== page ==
Tiger, the custom guitar Jerry Garcia played during his final public performance with the Grateful Dead, will return to the stage in the hands of Warren Haynes tonight, August 1.
Haynes will debut the instrument tonight at Red Rocks in Denver as part of a performance with the Jerry Garcia Symphonic Celebration tour, which features Haynes performing the music of the Grateful Dead with local symphonic orchestras.
Tiger has resided in the collection of Indianapolis Colts owner Jim Irsay since he bought it for $850,000 in 2002, he's loaning it out for this summer's tour. "Because [Garcia's] music lives on, there's a need to preserve the instruments that created the sound," Isray told Rolling Stone. "Tiger needs to be available for future generations to see and hear. I know this instrument, in the right hands, can produce sound capable of moving the human spirit to dance, to tears, and every emotion in between."
Tiger was crafted by luthier Doug Irwin specifically for Garcia in 1979, and, when Garcia's other main guitars were unavailable, was used during his final performance with the Dead at Chicago's Soldier Field on July 9, 1995. In 1972, Garcia began a long association with Irwin when he purchased a guitar called Eagle from the luthier. Garcia liked the guitar so much that he placed a custom order with Irwin. That guitar—dubbed Wolf, for the cartoon wolf sticker Garcia had originally applied below its bridge—was completed in 1973. When Garcia went to pick it up, he was so impressed by it that he placed an order for another custom guitar before leaving.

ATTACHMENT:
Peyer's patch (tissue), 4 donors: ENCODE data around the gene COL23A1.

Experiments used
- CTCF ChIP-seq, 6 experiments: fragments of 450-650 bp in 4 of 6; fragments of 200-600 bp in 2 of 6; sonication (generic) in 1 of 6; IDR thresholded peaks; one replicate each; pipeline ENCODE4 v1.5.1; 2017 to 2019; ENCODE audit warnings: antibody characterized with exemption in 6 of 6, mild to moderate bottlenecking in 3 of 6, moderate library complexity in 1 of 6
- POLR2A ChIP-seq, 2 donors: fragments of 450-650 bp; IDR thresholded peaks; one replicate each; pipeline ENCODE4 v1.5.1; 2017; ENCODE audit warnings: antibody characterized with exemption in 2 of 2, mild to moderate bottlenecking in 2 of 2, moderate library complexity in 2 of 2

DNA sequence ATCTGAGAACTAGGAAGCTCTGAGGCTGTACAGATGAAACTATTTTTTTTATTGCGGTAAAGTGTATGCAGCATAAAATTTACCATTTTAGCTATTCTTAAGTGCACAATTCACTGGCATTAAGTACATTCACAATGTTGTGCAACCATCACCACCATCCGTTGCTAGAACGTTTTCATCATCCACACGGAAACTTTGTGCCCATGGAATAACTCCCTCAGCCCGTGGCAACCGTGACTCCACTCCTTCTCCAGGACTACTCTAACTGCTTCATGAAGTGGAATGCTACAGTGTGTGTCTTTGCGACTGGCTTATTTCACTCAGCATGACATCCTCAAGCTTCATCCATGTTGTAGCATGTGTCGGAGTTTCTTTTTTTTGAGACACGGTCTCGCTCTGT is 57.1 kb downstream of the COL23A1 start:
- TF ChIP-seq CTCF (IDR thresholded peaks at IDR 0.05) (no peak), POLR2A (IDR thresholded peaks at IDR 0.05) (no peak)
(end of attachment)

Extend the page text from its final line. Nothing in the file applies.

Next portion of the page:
Wolf became Garcia’s main instrument for the next four years, during which time he asked Irwin to make several modifications, including a buffered effect loop that let him wire his effect pedals to the guitar and bypass them with a switch. Eventually, though, Wolf was replaced by the guitar that Garcia had ordered back in 1973, when he’d received Wolf. That guitar was Tiger, which he received in July 1979.
Garcia had given Irwin total freedom with Tiger, and he was not disappointed. The guitar was beautiful, with contrasting layers of tone woods, including cocobolo, maple and vermillion. Detailed pearl inlays on the body’s back and fretboard heightened the guitar’s status as a work of art.
But Tiger was also a testament to Irwin’s technical innovation. The guitar’s coil-tap switches, five-position pickup selector, unity gain buffer, effect loop and other controls gave Garcia the freedom to craft a broad range of tones from the DiMarzio pickups, which included Dual Sound humbuckers in the middle and bridge positions and an SDS-1 in the neck (the Dual Sounds were replaced in 1982 with DiMarzio Super IIs).
“There are 12 discrete possible voices that are all pretty different,” Garcia said of Tiger’s electronics. That tonal power is the reason Tiger was his main guitar for the next 11 years, a continuous run longer than that of any other guitar Garcia played.